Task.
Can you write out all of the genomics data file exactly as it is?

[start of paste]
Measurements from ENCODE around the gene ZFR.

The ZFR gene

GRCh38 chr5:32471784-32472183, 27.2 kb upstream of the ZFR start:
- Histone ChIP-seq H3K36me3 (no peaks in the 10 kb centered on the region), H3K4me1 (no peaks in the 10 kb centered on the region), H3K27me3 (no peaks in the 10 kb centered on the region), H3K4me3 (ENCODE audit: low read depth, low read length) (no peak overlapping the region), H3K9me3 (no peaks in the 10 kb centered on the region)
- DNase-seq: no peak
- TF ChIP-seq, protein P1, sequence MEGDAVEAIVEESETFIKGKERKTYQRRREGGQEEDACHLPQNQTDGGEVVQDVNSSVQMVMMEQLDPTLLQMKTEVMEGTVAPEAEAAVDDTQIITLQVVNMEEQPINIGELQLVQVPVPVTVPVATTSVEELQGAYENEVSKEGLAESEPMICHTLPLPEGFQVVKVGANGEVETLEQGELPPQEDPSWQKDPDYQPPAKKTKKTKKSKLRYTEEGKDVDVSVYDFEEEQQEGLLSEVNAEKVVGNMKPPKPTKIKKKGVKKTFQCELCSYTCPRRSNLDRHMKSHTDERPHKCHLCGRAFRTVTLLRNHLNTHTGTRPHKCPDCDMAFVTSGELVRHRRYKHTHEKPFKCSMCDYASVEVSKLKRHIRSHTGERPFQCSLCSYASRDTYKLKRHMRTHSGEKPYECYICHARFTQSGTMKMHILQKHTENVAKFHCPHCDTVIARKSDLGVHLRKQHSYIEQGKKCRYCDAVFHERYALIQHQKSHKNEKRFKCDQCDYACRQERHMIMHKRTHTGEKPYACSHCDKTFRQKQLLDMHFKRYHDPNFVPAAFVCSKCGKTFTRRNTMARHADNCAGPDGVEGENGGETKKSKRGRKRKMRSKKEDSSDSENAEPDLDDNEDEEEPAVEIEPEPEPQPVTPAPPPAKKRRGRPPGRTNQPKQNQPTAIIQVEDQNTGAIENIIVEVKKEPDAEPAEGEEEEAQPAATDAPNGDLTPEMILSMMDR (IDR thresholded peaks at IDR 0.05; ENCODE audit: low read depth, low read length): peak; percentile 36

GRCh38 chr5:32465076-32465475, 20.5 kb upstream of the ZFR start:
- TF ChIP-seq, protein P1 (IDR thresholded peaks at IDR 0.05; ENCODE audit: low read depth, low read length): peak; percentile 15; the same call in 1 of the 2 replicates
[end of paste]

Measurements from ENCODE around the gene ZFR.

The ZFR gene

GRCh38 chr5:32471784-32472183, 27.2 kb upstream of the ZFR start:
- Histone ChIP-seq H3K36me3 (no peaks in the 10 kb centered on the region), H3K4me1 (no peaks in the 10 kb centered on the region), H3K27me3 (no peaks in the 10 kb centered on the region), H3K4me3 (ENCODE audit: low read depth, low read length) (no peak overlapping the region), H3K9me3 (no peaks in the 10 kb centered on the region)
- DNase-seq: no peak
- TF ChIP-seq, protein P1, sequence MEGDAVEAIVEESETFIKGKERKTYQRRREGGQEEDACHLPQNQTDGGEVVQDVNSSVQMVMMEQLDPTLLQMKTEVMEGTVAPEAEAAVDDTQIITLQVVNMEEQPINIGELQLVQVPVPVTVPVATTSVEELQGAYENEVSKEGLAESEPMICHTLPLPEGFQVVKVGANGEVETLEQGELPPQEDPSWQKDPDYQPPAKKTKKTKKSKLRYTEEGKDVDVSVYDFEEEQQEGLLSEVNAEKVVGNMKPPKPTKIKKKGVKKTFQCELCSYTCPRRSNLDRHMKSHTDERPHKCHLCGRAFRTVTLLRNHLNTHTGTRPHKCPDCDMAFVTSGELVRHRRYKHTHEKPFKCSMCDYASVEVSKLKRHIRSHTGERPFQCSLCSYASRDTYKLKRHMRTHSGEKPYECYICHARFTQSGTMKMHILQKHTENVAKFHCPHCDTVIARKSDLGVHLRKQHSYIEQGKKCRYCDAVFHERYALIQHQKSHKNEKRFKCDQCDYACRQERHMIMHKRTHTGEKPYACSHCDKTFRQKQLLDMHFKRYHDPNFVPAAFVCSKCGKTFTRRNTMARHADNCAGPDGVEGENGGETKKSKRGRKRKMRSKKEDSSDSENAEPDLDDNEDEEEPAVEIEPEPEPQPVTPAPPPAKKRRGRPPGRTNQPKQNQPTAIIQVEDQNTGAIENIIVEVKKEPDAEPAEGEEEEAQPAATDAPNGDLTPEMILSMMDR (IDR thresholded peaks at IDR 0.05; ENCODE audit: low read depth, low read length): peak; percentile 36

GRCh38 chr5:32465076-32465475, 20.5 kb upstream of the ZFR start:
- TF ChIP-seq, protein P1 (IDR thresholded peaks at IDR 0.05; ENCODE audit: low read depth, low read length): peak; percentile 15; the same call in 1 of the 2 replicates